The Board has, of course, its own interest in seeing that the organisation's employees follow official procedures and do as they're told, so some form of monitoring system would be necessary in any case  --  particularly as both procedures and monitoring are needed to ward off  the possibility of civil suits by any third party who claims to have suffered injury or loss at the hands of the organisation. While compliance with the law will not provide you with immunity from civil suits, disregard of the law will very probably attract civil suits.

The development of adequate and efficient procedures and monitoring systems will probably provide evidence of reasonable care both for the purposes of legislative compliance and for the purposes of avoiding civil liability.  Procedures and monitoring are an essential part of your organisation's risk management program (along with insurance).

The individual members of the Board need to be able to say that they have made reasonable enquiries as to what the law is and how well the organisation is observing them (it should be remembered that while incorporation protects Board members from the consequences of poor decisions, it does not necessarily provide a total protection against accusations of recklessness, and it certainly does not protect you against the consequences of any actual wrongdoing).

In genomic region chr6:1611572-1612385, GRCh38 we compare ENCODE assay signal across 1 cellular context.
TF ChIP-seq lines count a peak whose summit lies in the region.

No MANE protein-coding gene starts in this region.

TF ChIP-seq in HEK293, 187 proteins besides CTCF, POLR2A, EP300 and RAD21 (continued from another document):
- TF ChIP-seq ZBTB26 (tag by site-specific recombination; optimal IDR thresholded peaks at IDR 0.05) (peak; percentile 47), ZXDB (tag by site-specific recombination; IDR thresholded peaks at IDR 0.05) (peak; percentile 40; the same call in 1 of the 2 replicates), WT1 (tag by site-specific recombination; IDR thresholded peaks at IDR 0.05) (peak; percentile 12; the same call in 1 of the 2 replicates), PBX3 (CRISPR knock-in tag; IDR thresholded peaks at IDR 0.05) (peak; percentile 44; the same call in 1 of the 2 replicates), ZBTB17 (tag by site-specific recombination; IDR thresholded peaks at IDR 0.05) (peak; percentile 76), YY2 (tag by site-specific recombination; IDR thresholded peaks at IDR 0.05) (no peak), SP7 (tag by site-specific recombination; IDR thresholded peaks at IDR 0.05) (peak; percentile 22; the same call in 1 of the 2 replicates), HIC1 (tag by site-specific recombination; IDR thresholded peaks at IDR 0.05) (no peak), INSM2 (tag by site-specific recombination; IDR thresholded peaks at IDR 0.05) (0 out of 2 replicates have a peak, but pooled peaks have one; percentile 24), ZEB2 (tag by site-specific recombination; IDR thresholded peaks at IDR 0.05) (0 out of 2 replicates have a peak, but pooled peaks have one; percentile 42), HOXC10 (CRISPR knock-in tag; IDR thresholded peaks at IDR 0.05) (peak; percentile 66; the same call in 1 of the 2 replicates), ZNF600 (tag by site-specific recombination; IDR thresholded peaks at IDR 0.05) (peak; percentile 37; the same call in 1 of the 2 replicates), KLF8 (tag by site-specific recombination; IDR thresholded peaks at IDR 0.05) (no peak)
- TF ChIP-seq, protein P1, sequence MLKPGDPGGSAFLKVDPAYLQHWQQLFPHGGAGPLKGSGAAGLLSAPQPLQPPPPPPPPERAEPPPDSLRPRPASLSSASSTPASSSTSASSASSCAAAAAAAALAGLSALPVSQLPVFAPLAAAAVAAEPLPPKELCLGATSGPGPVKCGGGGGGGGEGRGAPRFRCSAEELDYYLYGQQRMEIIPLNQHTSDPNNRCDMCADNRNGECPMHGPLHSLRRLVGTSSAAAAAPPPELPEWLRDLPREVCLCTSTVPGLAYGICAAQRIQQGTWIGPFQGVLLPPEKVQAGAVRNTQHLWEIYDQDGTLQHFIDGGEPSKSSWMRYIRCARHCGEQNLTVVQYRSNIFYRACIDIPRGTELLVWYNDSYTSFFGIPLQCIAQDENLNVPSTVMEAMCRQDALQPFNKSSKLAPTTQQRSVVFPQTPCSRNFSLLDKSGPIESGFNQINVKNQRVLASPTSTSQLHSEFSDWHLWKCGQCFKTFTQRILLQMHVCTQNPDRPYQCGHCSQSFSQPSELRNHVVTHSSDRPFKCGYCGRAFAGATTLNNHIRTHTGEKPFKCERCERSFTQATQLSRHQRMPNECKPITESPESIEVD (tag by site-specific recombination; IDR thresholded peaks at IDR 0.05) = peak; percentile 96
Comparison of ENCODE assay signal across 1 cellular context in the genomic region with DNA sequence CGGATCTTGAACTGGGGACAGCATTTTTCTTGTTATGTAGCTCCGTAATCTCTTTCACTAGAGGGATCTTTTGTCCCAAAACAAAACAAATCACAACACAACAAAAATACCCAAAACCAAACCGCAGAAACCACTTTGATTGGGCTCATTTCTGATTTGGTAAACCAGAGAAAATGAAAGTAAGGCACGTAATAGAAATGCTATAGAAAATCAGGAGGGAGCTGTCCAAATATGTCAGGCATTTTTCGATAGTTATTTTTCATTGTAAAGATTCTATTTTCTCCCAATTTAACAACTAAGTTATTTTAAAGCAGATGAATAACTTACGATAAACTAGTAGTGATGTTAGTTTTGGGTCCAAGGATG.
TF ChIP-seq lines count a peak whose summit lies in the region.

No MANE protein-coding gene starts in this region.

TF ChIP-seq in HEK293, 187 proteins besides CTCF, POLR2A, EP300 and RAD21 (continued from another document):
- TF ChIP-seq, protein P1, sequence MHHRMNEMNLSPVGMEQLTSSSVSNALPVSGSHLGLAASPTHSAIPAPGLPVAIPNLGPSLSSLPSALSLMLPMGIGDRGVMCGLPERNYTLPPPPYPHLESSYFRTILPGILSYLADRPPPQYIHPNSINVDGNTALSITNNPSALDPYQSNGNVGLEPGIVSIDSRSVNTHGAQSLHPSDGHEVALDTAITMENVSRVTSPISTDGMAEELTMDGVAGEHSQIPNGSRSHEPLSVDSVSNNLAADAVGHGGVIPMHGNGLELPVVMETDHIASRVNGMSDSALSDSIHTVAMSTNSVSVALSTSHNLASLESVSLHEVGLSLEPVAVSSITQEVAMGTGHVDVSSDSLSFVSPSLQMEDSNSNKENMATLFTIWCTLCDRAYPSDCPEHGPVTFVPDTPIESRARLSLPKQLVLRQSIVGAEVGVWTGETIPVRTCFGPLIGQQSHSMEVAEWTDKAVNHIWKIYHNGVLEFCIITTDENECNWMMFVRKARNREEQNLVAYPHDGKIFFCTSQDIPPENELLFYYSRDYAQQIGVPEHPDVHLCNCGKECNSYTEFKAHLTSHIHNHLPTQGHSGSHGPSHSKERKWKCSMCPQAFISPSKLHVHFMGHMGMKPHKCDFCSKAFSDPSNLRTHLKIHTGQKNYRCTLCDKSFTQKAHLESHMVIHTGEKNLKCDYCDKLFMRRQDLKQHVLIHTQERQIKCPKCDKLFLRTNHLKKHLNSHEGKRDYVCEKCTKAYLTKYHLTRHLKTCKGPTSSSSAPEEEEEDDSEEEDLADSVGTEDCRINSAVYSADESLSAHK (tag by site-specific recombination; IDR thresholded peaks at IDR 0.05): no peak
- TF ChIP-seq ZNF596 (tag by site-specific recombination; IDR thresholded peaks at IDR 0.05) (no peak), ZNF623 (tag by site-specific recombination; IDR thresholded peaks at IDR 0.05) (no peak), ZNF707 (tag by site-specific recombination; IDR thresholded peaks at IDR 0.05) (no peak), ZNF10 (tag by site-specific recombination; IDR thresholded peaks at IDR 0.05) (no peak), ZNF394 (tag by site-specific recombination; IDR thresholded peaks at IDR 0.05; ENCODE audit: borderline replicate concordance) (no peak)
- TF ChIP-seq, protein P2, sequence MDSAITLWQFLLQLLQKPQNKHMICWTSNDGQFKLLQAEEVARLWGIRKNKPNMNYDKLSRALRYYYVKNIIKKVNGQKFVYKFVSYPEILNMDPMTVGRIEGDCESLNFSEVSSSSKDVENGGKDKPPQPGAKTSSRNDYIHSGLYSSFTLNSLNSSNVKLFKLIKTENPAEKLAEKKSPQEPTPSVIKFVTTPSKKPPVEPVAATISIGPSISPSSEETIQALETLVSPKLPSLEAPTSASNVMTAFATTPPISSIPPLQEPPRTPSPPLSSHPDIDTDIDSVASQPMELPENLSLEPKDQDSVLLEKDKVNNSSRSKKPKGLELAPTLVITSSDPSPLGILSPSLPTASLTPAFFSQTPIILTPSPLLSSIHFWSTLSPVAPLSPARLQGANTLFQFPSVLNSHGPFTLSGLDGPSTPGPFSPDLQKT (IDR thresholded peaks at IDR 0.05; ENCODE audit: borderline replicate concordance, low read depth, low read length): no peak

In most cases, and for most organisations, you will be required to demonstrate that you have made reasonable enquiries and that you are able to show that you know that all the issues touched on above are covered in the organisation's policy and procedures manual and that the Board's supervision of the organisation's management through the CEO is adequate.

It is also important that Board members show that their decisions are made in the best interests of the organisation - and not in the best interests of the Board members. It is important that there is a strong stance taken on recognising any conflicts of interests and reacting accordingly.

Sample Conflict of Interest Policy
  • A Board member should avoid any conflict arising between their personal interests (or the interests of any other related person or body) and their duties to the organisation.
  • A Board member must not take advantage of their position on the Board to gain, directly or indirectly, a personal benefit, or an benefit for any associated person (their wife, say, or a commercial organisation).
  • A Board member shall not make use of inside information.
  • The personal interests of a Board member, and those of associated persons, must not be allowed to take precedence over those of the organisation generally.
  • A Board member should seek to avoid conflicts of interest wherever possible. Full and prior disclosure of any conflict, or potential conflict, or the appearance of potential conflict, must be made to the Board. Once the conflict has been declared to the Board, the Board must decide whether the Board member should
    • Refrain from voting (this is a minimum)
    • Refrain from participating in the debate
    • Withdraw from the Boardroom during the debate and the voting
    • Suggest that the Board member consider resigning from the Board
  • Where possible, the Board should develop guidelines on what kinds of appearance of conflict call for what level of care.

(Please note; this helpsheet is intended as an introductory discussion of the issue of compliance, and is neither exhaustive in its coverage nor should be taken as legal advice. It has been written as a prompt to signal some of the areas of concern for not-for-profit groups and we recommend that each organisation seek their own legal or professional advice in all matters of compliance specific to your group.)